For those of you new to Queue, Kode Vicious is our monthly column devoted to the practice of programming. This is where our resident code maven responds to your questions about everything from debugging to denial-of-service attacks. Whatever your concern, Kode Vicious will break it down, sort it out, and, we hope, set you straight. Have a question for KV? E-mail him at email@example.com and let him know what’s bugging you. If we print your question, we’ll send you a special piece of Queue memorabilia.
I’ve done a one-day intro class and read a book on Java but never had to write any serious code in it. As an admin, however, I’ve been up close and personal with a number of Java server projects, which seem to share a number of problems:
Is there any data showing that Java projects are any more or less successful than those using older languages? Java does have heavy commercial support, as well as the noble aim of helping programmers reduce certain types of errors. But as professional programmers, we use sharp tools, and they are dangerous for exactly the reasons they are useful. Trying to protect everyone from “level 1” programmer errors seems very limiting to me.
I keep seeing projects to replace legacy apps start amid fanfare and hoopla—and with significant budgets—using the most “modern” techniques, only to end up being cancelled or only partially implemented.
Am I missing something?
Run Down With Java
Dear Run Down,
Having taken a course on Java and read a book on it, you’re actually ahead of old KV on the Java wave. I’m still hacking C, Python, and bits of PHP for the most part. Given your comments, perhaps I’m lucky, but somehow I doubt that. I’m rarely lucky.
I could almost reprint your letter without comment, but I think there are larger issues that you raise, and I really can’t let these things go without commenting or, perhaps, screaming and tearing my hair out. It turns out that shaving my head has helped with all those bald patches I got from tearing my hair out.
As a reader of KV, you’ve probably already realized that I rarely bash languages or make comparisons among them, and I’m going to stick to my guns on that, even in this response. I don’t believe the majority of the problems you’re seeing come from Java itself, but from how it is used, as well as the way in which the software industry works at this point in time.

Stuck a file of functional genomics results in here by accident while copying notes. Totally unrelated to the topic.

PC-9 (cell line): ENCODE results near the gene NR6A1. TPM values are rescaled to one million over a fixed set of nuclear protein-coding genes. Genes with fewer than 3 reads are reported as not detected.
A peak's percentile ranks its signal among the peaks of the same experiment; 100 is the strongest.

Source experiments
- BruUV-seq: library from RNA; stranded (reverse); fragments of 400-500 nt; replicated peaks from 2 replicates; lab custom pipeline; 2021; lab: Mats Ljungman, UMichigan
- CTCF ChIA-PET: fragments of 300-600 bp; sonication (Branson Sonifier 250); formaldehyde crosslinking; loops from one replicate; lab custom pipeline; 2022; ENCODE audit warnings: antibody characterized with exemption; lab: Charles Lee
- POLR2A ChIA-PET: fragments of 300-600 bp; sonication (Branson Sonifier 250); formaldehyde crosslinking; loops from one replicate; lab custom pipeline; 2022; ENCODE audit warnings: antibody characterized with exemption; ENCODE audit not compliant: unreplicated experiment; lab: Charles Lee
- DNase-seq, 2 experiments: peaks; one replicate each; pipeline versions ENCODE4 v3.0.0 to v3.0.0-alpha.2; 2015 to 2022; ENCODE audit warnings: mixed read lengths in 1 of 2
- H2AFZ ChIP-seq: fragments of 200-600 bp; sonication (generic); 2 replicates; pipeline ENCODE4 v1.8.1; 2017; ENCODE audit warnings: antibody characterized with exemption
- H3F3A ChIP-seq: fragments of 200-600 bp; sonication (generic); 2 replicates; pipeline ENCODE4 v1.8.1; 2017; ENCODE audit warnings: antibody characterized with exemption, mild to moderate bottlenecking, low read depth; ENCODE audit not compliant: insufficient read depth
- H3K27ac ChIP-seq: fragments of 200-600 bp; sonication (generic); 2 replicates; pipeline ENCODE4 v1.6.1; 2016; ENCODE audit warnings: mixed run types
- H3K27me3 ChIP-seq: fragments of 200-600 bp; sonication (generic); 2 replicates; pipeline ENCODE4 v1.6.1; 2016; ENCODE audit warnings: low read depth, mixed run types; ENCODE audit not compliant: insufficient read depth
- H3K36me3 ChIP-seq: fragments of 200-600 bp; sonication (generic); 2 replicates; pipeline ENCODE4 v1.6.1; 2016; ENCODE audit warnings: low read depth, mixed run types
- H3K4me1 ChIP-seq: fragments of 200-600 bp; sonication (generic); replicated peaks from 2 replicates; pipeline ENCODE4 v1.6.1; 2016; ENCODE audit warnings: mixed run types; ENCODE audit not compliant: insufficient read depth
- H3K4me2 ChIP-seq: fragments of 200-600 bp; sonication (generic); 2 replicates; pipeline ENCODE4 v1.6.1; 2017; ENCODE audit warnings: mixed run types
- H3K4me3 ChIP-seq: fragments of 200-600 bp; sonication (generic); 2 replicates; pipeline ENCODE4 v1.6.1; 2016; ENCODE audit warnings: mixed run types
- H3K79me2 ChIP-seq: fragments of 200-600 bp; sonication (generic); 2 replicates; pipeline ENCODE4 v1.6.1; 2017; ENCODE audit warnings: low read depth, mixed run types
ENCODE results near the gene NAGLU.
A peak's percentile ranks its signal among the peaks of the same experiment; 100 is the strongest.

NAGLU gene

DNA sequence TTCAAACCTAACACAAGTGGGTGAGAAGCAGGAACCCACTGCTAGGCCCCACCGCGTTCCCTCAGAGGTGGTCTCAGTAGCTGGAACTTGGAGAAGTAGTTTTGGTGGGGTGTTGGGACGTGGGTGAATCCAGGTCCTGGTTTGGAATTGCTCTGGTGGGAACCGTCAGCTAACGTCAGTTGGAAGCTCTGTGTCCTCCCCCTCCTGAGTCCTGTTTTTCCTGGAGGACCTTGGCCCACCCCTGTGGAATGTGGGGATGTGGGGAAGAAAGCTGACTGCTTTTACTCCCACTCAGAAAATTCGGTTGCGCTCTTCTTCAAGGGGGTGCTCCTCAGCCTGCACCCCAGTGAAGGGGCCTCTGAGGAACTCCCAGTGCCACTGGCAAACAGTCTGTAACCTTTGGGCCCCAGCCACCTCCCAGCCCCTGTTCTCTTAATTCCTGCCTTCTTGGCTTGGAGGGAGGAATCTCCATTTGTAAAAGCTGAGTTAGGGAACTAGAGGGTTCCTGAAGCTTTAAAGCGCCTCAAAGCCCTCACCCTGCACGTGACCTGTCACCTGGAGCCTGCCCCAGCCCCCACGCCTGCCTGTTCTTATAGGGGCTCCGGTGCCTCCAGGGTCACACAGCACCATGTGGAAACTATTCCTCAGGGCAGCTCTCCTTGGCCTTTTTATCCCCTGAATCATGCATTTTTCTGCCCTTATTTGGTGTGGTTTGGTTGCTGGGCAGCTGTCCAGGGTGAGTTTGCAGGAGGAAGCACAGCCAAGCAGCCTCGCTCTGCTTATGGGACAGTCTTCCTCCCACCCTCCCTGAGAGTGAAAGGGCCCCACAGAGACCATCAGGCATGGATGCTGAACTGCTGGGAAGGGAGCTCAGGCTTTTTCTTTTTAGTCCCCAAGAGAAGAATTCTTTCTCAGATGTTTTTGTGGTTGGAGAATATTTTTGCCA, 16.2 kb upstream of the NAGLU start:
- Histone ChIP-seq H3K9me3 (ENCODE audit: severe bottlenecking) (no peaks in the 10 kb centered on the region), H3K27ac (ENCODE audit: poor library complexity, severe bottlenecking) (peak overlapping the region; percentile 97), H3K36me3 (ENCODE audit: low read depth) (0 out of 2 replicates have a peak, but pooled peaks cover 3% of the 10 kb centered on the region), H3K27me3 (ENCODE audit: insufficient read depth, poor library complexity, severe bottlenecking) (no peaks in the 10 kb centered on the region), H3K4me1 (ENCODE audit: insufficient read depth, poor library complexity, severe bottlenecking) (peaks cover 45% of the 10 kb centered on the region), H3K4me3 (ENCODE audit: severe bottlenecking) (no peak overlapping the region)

The closest I’ve come to Java was to work on a project to build some lower-level code in C that would be managed by a Java application. There were two teams: one that wrote the systems in C, which could operate independently of the Java management application; and one that wrote in Java. Now, you would expect that the Java team and the C team would have met on a regular basis, and that they would have exchanged data and designed documents so that the most effective set of APIs could be built to manage the lower-level code efficiently. Well, you would be wrong. The teams worked nearly independently, and most of the interactions were disastrous. There were many reasons for this, some of which were traditional management problems; but the real reason for this “failure to communicate” was that the two teams were on two different worlds and no one wanted to string a phone line between them.
The Java team members were all into abstraction. Their APIs were beautiful creations of sugar and syntax that scintillated in the sunshine, moving everyone to gaze in wonder. The problem was that they didn’t understand the underlying code they were interacting with, other than to know what the data types and structure layouts were. They did not have a deep appreciation of what their management application (so-called) was supposed to manage. They made grand assumptions, often wrong, and when they ran their code it was slow, buggy, and crashed a lot.